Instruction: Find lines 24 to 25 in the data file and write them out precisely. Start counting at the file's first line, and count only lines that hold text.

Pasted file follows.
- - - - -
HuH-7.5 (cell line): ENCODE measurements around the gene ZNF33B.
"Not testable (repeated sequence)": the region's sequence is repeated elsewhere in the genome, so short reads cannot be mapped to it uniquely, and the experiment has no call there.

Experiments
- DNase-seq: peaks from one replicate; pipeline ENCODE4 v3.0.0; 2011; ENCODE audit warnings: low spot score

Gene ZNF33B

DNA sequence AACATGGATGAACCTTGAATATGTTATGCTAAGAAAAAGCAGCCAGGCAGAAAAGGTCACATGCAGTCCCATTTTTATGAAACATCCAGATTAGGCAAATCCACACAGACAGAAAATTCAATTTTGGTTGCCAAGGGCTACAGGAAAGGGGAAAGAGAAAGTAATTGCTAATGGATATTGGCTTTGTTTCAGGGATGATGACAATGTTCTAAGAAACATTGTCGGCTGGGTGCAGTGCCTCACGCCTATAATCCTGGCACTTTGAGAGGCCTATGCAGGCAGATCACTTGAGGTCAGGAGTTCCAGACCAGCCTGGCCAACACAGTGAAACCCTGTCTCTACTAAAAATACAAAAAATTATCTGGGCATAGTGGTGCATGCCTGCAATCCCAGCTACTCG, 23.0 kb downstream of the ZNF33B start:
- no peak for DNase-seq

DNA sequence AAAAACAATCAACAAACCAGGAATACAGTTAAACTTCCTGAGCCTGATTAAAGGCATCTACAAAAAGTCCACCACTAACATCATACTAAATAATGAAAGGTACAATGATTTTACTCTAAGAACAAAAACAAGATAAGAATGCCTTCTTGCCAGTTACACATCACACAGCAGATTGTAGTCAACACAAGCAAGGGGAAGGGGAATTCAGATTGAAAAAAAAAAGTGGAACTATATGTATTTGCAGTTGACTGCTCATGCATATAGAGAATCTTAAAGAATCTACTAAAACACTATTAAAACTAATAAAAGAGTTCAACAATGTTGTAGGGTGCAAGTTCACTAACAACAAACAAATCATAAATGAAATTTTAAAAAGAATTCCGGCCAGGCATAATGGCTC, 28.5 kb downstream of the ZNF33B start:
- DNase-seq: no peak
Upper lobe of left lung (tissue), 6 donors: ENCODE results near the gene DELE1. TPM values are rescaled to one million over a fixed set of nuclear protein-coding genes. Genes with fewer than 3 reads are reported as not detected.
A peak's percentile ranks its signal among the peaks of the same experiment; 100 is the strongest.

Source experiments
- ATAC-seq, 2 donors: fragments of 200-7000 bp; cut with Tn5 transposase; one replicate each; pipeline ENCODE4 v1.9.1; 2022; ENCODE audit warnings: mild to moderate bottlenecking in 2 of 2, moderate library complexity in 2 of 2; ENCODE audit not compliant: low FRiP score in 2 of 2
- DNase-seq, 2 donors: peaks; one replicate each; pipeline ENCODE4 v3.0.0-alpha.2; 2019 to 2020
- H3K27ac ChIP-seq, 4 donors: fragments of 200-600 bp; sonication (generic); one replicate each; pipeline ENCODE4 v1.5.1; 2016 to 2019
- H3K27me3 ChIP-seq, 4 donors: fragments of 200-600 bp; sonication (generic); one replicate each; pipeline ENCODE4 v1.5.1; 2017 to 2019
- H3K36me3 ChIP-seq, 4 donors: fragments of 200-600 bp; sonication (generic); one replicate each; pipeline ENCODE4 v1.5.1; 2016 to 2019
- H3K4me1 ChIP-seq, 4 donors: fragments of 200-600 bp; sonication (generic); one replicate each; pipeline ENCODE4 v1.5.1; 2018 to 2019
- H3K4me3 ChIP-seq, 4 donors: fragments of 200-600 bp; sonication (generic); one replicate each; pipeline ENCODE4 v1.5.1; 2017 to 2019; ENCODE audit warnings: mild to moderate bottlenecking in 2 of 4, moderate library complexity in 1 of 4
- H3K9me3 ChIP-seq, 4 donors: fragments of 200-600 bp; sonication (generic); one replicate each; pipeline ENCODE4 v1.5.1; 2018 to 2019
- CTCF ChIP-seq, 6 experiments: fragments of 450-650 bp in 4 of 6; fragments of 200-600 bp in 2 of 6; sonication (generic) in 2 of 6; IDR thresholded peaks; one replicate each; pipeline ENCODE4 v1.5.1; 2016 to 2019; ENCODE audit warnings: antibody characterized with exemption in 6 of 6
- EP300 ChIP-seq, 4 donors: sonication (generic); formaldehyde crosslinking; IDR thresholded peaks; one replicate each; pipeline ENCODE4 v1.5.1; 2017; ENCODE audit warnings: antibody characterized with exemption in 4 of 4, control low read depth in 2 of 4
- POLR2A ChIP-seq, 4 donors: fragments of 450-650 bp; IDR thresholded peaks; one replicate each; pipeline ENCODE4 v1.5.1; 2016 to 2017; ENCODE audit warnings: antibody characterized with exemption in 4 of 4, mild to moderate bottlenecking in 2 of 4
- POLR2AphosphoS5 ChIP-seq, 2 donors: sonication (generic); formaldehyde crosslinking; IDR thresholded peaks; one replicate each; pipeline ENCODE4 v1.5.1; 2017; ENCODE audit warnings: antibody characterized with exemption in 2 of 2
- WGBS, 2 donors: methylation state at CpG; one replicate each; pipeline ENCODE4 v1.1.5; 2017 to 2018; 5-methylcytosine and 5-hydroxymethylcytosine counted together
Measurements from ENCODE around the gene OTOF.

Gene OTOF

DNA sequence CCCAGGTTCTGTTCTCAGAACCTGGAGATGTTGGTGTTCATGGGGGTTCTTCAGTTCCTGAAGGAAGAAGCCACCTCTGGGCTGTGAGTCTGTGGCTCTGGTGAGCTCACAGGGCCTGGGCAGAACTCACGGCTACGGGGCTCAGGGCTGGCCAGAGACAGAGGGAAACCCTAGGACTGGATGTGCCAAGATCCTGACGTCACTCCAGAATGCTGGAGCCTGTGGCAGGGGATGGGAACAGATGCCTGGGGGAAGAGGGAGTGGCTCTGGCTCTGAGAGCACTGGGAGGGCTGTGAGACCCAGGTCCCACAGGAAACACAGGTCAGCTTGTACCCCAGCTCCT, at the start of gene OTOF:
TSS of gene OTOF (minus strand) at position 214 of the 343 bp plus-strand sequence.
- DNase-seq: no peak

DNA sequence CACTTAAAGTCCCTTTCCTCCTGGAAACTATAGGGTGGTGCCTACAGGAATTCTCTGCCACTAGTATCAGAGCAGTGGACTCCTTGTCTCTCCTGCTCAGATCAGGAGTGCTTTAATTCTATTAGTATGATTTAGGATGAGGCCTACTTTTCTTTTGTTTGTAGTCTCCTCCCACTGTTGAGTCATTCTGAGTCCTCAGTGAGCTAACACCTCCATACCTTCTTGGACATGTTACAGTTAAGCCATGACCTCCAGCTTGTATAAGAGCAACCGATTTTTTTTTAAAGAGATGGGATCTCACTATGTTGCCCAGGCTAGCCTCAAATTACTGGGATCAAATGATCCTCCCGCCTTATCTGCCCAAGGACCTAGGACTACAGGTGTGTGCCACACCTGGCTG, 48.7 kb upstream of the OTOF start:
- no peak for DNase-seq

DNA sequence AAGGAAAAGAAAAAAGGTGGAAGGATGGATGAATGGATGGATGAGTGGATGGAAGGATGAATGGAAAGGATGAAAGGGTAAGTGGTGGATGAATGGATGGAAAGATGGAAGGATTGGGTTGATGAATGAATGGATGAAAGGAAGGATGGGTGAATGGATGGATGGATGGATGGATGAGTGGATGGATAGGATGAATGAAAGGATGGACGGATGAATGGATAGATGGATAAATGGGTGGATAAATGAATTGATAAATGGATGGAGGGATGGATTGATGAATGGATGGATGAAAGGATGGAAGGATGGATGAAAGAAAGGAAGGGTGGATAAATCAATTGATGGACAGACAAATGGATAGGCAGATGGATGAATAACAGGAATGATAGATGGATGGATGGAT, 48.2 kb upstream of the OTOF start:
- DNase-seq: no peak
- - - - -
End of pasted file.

- POLR2AphosphoS5 ChIP-seq, 2 donors: sonication (generic); formaldehyde crosslinking; IDR thresholded peaks; one replicate each; pipeline ENCODE4 v1.5.1; 2017; ENCODE audit warnings: antibody characterized with exemption in 2 of 2
- WGBS, 2 donors: methylation state at CpG; one replicate each; pipeline ENCODE4 v1.1.5; 2017 to 2018; 5-methylcytosine and 5-hydroxymethylcytosine counted together